information is sufficient probable cause to effect a warrantless search.17 Although the apprehending officers received the tip two weeks prior to the
arrest, they could not be faulted for not applying for a search warrant
inasmuch as the exact date of appellants arrival was not known by the
Apprehending officer PO3
Sagum testified18 as follows:chanroblesvirtua1awlibrary
QSo what were the
information given you by your informer?chanroblesvirtualawlibrary
AAng kausap po nila iyong hepe namin[g] si Maj. Rhodel Sermonia tapos po
sinabi lang po sa amin ni Maj. Sermonia ang sinabi ng informant.
QSo you did not hear the
report of the informant?chanroblesvirtualawlibrary
QWhat was the information
given by your superior?chanroblesvirtualawlibrary
AHe told us that somebody
will be delivering marijuana at Sapang Bayabas and the informer knew the
QGive us the complete
ASinabi po ng hepe namin na sinabi ng informant na merong babaeng
magdedeliver ng marijuana sa Sapang Bayabas at babalik daw po siya kung
QOn the date in question
August 13 at around 6:00 oclock in the morning you were in your office?chanroblesvirtualawlibrary
AWe were already at Sapang
QWhich is which now?chanroblesvirtualawlibrary
ANasa Sapang Bayabas na po, sir.
QBefore going to Sapang
Bayabas where did you come from?chanroblesvirtualawlibrary
AWe were in the office, sir.
QWhat time where you in the
AThat is where we were
QYou were sleeping there?chanroblesvirtualawlibrary
AYes, sir, we are stay-in.
QAnd then what happened?chanroblesvirtualawlibrary
AOur informant came, sir.
A5:00 oclock, sir.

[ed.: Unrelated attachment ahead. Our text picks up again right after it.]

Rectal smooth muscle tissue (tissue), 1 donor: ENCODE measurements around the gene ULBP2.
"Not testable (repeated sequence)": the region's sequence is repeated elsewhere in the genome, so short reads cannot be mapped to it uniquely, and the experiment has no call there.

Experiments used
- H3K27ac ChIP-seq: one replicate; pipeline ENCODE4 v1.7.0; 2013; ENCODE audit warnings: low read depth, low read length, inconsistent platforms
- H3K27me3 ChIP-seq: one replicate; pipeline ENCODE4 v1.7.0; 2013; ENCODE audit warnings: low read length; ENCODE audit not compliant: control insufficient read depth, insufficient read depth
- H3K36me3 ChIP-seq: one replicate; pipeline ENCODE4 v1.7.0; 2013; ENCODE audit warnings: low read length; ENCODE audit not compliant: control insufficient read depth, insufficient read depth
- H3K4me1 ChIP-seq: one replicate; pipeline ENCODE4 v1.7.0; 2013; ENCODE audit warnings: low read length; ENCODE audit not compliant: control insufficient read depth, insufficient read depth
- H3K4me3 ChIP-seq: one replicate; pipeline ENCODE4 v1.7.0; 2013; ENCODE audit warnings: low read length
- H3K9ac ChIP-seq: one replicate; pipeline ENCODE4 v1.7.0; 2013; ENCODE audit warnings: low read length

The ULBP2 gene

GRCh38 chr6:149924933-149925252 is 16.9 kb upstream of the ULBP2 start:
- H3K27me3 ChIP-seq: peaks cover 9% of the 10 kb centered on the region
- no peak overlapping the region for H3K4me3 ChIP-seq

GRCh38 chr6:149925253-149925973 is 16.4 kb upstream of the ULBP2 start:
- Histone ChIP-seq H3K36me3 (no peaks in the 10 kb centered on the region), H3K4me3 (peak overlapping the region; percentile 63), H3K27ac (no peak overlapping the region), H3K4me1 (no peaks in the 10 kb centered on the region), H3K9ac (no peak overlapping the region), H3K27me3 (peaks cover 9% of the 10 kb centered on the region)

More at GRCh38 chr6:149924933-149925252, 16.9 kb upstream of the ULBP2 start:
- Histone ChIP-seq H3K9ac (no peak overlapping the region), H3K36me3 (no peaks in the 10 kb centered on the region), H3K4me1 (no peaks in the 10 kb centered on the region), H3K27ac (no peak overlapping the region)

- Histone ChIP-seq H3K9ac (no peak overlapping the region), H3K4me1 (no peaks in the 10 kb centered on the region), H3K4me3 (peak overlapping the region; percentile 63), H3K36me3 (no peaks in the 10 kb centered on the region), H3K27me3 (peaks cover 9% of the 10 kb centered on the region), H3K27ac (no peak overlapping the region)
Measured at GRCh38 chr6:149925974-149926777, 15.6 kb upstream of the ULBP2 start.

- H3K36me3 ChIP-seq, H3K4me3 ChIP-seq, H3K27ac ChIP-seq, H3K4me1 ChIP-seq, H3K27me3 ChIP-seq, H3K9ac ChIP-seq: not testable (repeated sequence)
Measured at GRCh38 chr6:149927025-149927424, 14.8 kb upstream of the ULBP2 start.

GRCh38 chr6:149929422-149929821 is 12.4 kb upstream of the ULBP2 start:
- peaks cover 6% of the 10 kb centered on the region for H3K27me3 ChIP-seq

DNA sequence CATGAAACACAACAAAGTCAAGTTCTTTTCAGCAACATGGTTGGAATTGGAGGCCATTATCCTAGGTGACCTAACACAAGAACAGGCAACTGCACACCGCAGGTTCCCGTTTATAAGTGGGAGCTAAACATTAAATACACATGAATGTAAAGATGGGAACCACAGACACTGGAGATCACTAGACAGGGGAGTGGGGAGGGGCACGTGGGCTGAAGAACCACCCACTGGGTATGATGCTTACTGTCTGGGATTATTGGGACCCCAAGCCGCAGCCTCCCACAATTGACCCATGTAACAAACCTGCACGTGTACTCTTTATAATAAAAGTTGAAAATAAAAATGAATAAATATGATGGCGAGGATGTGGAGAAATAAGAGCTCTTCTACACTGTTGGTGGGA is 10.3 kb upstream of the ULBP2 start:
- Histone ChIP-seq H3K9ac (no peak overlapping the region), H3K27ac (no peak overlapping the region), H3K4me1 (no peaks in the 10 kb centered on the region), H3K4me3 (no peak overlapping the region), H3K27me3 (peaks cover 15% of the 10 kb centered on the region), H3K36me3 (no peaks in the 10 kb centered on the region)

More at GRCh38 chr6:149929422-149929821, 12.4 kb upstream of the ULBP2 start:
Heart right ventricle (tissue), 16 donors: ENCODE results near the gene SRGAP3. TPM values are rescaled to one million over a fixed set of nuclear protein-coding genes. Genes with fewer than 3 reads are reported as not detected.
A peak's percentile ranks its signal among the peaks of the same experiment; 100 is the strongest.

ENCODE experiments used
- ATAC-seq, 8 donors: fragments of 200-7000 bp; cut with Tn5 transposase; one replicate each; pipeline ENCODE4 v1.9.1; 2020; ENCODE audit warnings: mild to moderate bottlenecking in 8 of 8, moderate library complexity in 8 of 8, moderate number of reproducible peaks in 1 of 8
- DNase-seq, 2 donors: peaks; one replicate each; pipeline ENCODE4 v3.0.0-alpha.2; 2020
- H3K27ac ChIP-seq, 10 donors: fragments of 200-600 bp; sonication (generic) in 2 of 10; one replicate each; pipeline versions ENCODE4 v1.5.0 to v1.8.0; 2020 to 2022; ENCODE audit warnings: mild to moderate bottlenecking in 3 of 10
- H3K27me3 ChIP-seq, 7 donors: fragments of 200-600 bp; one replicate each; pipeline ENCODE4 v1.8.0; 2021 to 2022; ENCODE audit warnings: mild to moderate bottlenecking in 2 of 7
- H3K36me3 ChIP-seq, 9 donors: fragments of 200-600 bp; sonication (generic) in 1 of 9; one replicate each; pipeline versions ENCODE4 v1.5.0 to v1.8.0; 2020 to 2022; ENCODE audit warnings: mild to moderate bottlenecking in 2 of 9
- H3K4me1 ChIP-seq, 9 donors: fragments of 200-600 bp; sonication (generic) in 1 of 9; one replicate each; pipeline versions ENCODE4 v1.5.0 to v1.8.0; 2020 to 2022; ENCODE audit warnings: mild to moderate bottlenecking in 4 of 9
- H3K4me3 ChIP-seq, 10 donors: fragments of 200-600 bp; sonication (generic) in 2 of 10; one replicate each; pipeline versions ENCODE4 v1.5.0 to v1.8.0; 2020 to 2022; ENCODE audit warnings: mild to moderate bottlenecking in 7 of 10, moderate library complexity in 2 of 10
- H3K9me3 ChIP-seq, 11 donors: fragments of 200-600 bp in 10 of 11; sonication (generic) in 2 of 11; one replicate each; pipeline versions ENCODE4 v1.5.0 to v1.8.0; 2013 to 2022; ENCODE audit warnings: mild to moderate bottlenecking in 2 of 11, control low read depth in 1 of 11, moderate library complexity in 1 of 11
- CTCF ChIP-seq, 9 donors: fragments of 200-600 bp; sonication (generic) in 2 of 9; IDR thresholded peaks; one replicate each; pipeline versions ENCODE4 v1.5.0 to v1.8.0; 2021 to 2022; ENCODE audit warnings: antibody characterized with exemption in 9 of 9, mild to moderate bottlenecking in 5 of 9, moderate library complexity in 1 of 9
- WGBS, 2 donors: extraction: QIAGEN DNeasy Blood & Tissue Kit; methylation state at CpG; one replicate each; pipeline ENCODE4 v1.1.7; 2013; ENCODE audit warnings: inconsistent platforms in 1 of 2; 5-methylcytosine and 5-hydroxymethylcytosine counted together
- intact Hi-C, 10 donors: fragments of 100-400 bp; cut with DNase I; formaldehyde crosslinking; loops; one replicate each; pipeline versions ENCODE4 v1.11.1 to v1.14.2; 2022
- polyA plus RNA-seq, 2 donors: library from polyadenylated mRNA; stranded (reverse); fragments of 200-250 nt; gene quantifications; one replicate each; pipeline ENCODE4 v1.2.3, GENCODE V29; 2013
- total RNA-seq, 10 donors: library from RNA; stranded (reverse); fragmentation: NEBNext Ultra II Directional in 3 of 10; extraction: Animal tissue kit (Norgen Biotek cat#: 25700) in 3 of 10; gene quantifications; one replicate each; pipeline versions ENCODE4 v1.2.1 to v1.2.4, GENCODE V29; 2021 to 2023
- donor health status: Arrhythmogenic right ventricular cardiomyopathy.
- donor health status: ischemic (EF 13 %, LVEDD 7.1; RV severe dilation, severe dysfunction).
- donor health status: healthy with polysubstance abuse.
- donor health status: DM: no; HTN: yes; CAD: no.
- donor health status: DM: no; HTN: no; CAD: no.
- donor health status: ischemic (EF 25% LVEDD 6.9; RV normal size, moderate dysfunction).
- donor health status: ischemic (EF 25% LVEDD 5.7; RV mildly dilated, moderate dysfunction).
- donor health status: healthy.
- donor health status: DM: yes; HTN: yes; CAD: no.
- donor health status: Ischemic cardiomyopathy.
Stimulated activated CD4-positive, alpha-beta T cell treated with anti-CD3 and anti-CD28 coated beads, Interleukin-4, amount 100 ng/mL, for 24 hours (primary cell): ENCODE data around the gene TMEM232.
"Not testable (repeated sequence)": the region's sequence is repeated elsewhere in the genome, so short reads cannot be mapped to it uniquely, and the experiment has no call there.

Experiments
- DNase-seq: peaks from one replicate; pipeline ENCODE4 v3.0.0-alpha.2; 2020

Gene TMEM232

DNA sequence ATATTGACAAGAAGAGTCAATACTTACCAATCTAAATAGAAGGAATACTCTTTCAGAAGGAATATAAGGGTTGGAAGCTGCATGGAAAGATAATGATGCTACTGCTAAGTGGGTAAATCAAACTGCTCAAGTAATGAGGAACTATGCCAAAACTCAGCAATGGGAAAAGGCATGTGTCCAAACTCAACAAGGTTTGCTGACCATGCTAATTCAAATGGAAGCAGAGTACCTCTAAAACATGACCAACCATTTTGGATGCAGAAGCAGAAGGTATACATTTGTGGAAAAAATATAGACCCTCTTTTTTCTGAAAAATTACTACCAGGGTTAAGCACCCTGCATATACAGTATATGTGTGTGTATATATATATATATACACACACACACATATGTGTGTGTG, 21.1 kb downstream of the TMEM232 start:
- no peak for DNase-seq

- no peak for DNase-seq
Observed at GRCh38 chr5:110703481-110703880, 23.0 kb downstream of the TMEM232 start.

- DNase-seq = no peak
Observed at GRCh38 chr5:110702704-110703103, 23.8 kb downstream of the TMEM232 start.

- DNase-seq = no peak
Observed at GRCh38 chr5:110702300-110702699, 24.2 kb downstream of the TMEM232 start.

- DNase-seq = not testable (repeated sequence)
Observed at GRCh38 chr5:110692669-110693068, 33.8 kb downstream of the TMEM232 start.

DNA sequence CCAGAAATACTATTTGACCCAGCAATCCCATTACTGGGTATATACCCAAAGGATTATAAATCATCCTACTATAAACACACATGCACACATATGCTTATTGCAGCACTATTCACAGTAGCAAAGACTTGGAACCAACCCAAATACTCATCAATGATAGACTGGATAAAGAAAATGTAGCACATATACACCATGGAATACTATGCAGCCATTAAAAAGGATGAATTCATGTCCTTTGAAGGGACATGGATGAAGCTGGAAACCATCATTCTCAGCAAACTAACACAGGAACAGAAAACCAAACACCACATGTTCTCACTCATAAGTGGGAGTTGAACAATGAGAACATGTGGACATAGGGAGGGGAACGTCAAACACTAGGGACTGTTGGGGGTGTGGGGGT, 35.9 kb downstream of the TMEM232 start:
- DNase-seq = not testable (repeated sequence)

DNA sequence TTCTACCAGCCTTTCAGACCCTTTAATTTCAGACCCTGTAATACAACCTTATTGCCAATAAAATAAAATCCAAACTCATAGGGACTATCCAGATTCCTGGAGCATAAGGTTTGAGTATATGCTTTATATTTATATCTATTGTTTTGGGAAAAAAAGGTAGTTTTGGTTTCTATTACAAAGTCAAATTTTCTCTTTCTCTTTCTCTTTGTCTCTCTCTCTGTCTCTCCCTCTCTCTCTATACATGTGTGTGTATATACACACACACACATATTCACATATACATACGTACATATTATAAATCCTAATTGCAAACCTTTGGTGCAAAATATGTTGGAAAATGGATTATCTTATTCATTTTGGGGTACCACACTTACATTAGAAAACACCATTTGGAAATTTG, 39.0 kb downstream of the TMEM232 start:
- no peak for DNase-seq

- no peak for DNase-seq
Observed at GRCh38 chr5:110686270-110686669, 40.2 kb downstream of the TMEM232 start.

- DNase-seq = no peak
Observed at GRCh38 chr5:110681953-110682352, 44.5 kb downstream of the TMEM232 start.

QWhat was the purpose of the
ASinabi po niya sa amin na darating na raw po iyong ano.
QI thought that your
superior already informed you that the suspect or the accused will be arriving
at 6:00 oclock the first time?chanroblesvirtualawlibrary
ASabi po sa amin noong magpunta iyong informer sa office namin August 13
darating daw po iyong babae.
QIt was on August 13 when
he said that?chanroblesvirtualawlibrary
QWho was he talking with
AIyong Chief po namin tapos kinausap ko rin po siya.
QWhat time was that?chanroblesvirtualawlibrary
ABefore 5:00, sir.
QSo they were talking before
5:00 with your Chief?chanroblesvirtualawlibrary
QWhere were you?chanroblesvirtualawlibrary
AI was outside, sir.
QSo you were not listening
QSo you do not know what
they have talked about?chanroblesvirtualawlibrary
QAnd then what were the
instruction given by your superior?chanroblesvirtualawlibrary
AHe said we will proceed to
Sapang Bayabas because there is a lady going there bringing marijuana.
QDid you ask the identity of
QWhat did he say?chanroblesvirtualawlibrary
AAbout 50 years of age, 5
feet and with straight long hair?chanroblesvirtualawlibrary
QHow about the name, was the
name given to you?chanroblesvirtualawlibrary
ANo, sir, he just said she